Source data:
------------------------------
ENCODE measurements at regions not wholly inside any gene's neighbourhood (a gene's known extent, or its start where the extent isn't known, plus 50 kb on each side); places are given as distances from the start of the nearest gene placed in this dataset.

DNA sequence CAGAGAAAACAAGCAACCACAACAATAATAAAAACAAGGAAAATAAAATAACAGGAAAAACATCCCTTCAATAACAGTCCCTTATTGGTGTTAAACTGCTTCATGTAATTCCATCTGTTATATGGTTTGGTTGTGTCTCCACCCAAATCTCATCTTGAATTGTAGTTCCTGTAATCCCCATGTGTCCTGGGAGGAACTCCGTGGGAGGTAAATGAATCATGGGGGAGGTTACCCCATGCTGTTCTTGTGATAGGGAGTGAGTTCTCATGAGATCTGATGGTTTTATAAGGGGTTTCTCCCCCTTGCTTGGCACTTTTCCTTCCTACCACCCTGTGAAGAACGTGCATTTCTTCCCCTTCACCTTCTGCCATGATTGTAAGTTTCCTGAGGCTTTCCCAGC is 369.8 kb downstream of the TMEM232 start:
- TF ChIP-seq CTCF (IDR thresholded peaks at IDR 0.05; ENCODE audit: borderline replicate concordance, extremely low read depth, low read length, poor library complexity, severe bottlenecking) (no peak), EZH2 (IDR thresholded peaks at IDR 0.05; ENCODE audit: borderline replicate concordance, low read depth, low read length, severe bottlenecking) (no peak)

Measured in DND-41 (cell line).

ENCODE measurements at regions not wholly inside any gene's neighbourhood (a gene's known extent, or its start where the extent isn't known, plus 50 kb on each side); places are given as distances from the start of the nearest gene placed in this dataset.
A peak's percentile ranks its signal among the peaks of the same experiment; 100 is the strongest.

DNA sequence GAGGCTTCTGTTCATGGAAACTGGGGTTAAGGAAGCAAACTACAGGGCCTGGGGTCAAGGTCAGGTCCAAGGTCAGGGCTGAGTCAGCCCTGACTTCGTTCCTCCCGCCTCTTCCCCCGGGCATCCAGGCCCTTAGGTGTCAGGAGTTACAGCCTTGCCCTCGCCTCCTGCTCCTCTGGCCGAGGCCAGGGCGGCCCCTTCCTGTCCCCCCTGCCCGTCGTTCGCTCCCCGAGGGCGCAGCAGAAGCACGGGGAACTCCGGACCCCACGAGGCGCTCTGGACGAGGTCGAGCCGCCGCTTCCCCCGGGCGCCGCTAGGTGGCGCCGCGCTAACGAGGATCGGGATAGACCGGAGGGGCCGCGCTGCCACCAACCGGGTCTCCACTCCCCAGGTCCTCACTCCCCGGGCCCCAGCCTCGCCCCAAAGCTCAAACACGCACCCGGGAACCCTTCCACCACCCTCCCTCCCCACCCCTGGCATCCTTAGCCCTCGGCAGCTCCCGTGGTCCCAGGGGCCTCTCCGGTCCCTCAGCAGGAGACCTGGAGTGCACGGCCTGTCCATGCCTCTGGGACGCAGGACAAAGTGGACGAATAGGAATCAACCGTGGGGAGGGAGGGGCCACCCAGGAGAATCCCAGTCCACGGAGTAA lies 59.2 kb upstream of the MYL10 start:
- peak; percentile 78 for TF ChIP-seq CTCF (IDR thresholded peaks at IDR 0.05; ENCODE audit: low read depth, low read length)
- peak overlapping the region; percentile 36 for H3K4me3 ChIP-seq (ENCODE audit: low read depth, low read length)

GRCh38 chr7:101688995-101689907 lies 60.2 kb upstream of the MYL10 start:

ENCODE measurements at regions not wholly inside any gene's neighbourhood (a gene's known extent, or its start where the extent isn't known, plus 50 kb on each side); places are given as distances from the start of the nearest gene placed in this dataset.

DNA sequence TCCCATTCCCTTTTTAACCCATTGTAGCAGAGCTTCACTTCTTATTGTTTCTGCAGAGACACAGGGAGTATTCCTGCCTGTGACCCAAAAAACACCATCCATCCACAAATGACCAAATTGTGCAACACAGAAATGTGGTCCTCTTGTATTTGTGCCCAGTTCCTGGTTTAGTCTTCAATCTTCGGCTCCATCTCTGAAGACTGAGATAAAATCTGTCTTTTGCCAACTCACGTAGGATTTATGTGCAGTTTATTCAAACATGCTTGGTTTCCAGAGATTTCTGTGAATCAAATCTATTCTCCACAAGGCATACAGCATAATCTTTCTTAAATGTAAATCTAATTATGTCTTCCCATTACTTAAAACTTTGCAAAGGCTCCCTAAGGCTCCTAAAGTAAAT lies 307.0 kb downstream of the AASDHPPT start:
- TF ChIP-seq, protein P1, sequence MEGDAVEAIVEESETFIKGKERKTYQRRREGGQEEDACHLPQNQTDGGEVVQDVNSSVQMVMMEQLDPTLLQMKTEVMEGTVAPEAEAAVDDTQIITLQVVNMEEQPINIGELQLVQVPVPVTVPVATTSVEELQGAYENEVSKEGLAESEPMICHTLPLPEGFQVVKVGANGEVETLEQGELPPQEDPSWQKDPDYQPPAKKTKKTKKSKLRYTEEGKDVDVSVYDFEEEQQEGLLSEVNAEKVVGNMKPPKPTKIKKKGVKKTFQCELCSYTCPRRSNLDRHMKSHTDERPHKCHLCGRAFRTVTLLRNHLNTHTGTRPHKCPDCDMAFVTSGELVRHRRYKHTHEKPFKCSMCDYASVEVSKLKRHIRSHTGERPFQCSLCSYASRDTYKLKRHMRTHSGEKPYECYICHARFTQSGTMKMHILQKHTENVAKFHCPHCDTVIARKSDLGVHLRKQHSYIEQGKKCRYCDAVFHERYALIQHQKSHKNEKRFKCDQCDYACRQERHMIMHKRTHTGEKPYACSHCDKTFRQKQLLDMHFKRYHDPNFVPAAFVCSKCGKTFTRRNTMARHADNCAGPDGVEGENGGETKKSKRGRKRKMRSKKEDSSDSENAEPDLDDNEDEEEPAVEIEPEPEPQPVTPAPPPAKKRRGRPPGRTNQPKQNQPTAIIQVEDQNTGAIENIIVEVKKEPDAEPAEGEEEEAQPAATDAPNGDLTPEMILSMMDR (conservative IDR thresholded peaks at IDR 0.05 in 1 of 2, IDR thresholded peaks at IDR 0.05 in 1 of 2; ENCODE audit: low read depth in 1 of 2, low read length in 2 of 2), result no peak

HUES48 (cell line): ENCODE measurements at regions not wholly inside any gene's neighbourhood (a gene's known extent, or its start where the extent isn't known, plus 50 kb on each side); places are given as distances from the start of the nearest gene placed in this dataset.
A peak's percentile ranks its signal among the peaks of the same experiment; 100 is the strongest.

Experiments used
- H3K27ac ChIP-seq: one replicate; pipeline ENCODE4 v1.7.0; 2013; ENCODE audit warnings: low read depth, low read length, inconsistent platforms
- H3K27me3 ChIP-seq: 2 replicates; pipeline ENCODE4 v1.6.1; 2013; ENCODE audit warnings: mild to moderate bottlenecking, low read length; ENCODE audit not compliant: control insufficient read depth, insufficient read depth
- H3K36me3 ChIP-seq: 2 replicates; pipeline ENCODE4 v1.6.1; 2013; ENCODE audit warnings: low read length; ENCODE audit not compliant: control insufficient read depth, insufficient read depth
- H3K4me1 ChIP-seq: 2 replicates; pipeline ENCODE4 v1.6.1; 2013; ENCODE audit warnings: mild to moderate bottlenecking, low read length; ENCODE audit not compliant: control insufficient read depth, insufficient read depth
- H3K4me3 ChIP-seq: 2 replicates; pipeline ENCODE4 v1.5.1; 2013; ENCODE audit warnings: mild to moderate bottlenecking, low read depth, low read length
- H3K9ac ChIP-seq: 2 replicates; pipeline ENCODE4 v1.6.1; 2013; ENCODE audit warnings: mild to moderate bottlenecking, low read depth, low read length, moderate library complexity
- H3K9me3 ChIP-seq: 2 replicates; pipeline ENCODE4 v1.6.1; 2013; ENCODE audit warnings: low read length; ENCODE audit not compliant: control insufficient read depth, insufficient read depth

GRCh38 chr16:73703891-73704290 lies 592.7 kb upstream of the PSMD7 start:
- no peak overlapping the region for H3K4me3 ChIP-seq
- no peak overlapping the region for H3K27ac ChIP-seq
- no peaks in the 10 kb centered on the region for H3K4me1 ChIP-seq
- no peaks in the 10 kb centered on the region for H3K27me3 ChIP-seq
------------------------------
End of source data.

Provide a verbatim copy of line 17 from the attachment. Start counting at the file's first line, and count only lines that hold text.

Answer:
- H3K27ac ChIP-seq: one replicate; pipeline ENCODE4 v1.7.0; 2013; ENCODE audit warnings: low read depth, low read length, inconsistent platforms